Chairman of the Joint Chiefs of Staff
|Chairman of the Joint Chiefs of Staff|
Seal of the Joint Chiefs of Staff
Flag of the Chairman of the Joint Chiefs of Staff
|Department of Defense
The Joint Staff
|Member of||Joint Chiefs of Staff|
|Reports to||The President
Secretary of Defense
|Seat||The Pentagon, Arlington County, Virginia, U.S.|
|Nominator||Secretary of Defense|
with Senate advice and consent
|Term length||2 years
|Constituting instrument||10 U.S.C. § 153|
|Precursor||Chief of Staff to the Commander in Chief of the Army and Navy|
|Formation||August 19, 1949|
|First holder||General Omar Bradley|
|Deputy||Vice Chairman of the Joint Chiefs of Staff
Director of the Joint Staff
The Chairman of the Joint Chiefs of Staff (CJCS) is the highest-ranking military officer in the United States Armed Forces and is the principal military advisor to the President, the National Security Council, the Homeland Security Council, and the Secretary of Defense. While the Chairman of the Joint Chiefs of Staff outranks all other commissioned officers, he is prohibited by law from having operational command authority over the Armed Forces; however, the Chairman is permitted to assist the President and the Secretary of Defense in exercising their command functions.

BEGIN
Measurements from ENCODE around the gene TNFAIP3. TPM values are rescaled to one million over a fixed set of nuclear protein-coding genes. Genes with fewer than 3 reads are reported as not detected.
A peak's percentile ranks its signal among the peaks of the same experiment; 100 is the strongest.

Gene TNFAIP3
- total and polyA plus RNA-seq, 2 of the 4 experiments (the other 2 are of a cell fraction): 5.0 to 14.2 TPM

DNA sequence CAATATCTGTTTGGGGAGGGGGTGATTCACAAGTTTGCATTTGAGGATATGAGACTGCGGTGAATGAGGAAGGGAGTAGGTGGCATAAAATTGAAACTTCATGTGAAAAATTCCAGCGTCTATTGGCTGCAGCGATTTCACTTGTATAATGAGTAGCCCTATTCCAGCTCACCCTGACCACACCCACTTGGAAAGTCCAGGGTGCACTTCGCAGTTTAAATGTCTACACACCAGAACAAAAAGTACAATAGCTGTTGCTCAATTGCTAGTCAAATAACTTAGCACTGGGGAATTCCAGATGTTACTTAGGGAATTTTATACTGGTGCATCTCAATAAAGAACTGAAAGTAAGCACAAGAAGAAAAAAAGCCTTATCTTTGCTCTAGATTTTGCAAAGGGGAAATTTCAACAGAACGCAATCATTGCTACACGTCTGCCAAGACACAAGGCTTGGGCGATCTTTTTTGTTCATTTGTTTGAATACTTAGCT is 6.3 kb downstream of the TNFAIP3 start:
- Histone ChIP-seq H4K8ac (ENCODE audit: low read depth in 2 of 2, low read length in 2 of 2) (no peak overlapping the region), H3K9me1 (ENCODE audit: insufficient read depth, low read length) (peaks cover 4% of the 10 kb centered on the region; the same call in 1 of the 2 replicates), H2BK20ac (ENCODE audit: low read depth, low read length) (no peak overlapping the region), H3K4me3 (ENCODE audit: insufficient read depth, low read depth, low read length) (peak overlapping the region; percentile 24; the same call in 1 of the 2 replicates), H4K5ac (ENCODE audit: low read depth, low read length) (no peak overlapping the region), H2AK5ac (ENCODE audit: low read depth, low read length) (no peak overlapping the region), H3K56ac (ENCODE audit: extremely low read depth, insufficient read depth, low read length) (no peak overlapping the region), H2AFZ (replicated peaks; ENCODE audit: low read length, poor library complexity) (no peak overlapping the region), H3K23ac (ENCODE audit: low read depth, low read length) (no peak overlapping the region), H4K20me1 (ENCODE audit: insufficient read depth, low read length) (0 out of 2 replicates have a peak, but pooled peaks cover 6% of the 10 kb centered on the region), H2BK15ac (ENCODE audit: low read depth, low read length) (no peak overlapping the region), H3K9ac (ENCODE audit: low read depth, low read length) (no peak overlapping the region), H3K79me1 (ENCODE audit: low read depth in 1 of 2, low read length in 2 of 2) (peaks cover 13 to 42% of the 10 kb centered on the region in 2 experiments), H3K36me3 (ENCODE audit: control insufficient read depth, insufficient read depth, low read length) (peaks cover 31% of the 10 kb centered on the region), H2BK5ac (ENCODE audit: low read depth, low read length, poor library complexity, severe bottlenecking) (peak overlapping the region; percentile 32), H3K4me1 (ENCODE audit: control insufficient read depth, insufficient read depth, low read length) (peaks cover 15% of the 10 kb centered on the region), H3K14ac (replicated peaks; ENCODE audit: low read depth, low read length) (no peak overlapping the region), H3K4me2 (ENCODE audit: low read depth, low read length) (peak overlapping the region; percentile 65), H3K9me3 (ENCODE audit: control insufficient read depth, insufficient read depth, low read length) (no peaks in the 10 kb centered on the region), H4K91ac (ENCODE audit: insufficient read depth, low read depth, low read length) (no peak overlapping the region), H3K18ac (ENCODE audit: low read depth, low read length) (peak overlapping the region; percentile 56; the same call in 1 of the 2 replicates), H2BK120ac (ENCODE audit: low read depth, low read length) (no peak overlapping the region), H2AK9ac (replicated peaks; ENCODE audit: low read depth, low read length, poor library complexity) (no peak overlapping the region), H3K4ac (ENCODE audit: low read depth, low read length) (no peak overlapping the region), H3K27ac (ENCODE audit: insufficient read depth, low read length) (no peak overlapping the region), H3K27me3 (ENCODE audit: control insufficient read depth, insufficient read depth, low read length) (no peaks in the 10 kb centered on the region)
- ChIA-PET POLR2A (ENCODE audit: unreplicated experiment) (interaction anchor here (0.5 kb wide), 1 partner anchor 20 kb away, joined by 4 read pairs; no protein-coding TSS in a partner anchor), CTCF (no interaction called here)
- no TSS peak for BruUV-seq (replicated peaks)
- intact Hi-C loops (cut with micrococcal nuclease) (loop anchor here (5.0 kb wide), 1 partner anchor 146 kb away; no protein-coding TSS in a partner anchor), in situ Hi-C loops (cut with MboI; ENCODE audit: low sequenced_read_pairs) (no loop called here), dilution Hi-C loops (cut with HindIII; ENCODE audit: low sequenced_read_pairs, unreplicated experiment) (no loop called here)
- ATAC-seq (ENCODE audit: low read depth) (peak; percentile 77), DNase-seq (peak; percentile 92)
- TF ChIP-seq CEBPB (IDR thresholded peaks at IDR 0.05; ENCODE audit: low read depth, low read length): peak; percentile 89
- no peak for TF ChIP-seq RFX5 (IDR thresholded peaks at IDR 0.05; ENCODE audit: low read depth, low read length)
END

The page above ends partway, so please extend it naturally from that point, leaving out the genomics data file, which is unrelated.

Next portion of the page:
The Chairman convenes the meetings and coordinates the efforts of the Joint Chiefs of Staff (JCS), an advisory body within the Department of Defense comprising the Chairman, the Vice Chairman of the Joint Chiefs of Staff, the Chief of Staff of the Army, the Chief of Naval Operations, the Chief of Staff of the Air Force, the Commandant of the Marine Corps, and the Chief of the National Guard Bureau. The post of a statutory and permanent Joint Chiefs of Staff chair was created by the 1949 amendments to the National Security Act of 1947. The 1986 Goldwater-Nichols Act elevated the Chairman from the first among equals to becoming the "principal military advisor" to the President and Secretary of Defense.